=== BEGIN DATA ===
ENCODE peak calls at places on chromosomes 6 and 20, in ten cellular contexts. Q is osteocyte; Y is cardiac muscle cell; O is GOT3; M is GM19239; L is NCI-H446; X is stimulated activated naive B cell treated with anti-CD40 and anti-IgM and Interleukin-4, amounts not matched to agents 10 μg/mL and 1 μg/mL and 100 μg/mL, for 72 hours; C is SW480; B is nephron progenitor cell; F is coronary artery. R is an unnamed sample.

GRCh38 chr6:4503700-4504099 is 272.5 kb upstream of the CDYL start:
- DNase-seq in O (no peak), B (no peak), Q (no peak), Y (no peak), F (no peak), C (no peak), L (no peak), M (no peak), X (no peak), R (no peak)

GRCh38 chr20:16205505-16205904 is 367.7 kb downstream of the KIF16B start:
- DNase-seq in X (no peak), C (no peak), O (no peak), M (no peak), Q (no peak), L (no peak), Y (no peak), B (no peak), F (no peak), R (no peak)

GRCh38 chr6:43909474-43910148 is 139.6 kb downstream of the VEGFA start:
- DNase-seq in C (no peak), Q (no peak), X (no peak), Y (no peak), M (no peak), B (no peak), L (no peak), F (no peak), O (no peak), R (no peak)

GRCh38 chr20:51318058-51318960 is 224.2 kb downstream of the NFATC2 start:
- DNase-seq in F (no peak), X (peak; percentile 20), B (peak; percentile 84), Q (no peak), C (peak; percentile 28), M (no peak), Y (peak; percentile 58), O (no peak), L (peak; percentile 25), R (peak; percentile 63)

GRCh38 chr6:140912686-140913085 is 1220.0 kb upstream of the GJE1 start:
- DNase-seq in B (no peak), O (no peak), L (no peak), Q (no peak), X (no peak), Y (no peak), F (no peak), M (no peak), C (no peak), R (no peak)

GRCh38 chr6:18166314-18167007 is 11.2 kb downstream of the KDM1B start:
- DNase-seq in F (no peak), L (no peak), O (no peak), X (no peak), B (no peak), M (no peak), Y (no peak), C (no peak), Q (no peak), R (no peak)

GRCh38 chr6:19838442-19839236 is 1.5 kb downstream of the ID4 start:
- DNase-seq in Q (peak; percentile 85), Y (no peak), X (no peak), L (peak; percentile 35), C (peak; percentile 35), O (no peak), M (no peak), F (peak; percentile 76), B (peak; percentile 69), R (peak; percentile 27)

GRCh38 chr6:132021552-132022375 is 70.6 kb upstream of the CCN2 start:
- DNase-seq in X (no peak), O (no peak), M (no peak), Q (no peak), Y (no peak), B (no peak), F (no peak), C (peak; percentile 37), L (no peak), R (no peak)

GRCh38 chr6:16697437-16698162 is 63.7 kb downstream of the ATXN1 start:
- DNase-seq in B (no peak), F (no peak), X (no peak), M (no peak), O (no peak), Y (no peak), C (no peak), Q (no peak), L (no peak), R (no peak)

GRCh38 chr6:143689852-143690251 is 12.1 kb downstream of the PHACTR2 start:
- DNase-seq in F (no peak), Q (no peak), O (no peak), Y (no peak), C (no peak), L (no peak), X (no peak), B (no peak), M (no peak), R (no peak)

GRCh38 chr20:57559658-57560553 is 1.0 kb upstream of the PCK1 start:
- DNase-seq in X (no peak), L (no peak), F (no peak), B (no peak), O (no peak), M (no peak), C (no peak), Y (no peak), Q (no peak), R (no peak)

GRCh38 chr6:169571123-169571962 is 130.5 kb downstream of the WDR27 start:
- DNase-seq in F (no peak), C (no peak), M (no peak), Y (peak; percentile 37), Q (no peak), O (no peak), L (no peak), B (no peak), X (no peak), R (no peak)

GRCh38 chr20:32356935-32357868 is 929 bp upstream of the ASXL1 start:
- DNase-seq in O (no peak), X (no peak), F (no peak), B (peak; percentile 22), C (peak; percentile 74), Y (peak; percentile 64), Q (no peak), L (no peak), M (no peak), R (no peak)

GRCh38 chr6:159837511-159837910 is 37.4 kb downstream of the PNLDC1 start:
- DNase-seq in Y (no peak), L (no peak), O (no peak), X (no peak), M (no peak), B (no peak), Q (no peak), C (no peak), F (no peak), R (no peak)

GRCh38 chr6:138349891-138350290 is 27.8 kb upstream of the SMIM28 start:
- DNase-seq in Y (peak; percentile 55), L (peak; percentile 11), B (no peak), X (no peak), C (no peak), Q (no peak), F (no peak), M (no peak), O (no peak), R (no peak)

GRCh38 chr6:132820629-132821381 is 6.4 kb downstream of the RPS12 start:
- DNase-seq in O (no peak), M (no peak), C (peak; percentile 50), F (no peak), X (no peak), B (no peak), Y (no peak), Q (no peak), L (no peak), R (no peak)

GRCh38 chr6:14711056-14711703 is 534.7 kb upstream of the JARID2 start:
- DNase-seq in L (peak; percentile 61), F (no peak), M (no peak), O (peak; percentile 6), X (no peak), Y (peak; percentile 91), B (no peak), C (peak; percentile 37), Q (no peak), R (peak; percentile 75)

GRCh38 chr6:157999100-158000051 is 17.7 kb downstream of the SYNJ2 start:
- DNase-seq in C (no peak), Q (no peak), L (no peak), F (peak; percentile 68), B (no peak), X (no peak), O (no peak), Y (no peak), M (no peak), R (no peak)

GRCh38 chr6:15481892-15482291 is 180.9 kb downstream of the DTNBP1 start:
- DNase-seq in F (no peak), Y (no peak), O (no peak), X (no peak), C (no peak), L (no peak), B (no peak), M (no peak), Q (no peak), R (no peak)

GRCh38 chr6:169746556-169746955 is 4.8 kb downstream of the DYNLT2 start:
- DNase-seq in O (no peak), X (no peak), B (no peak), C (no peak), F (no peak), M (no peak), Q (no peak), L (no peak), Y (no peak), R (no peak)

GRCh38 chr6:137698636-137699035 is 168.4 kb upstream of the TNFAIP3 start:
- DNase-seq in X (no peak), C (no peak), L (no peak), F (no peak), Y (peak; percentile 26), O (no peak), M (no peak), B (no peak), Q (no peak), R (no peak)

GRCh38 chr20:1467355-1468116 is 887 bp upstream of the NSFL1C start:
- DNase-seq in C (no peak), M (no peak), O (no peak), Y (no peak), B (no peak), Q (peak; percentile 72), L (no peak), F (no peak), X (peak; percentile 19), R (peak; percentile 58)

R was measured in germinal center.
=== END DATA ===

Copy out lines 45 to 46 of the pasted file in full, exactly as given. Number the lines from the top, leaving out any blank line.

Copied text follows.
- DNase-seq in C (no peak), M (no peak), O (no peak), Y (no peak), B (no peak), Q (peak; percentile 72), L (no peak), F (no peak), X (peak; percentile 19), R (peak; percentile 58)

R was measured in germinal center.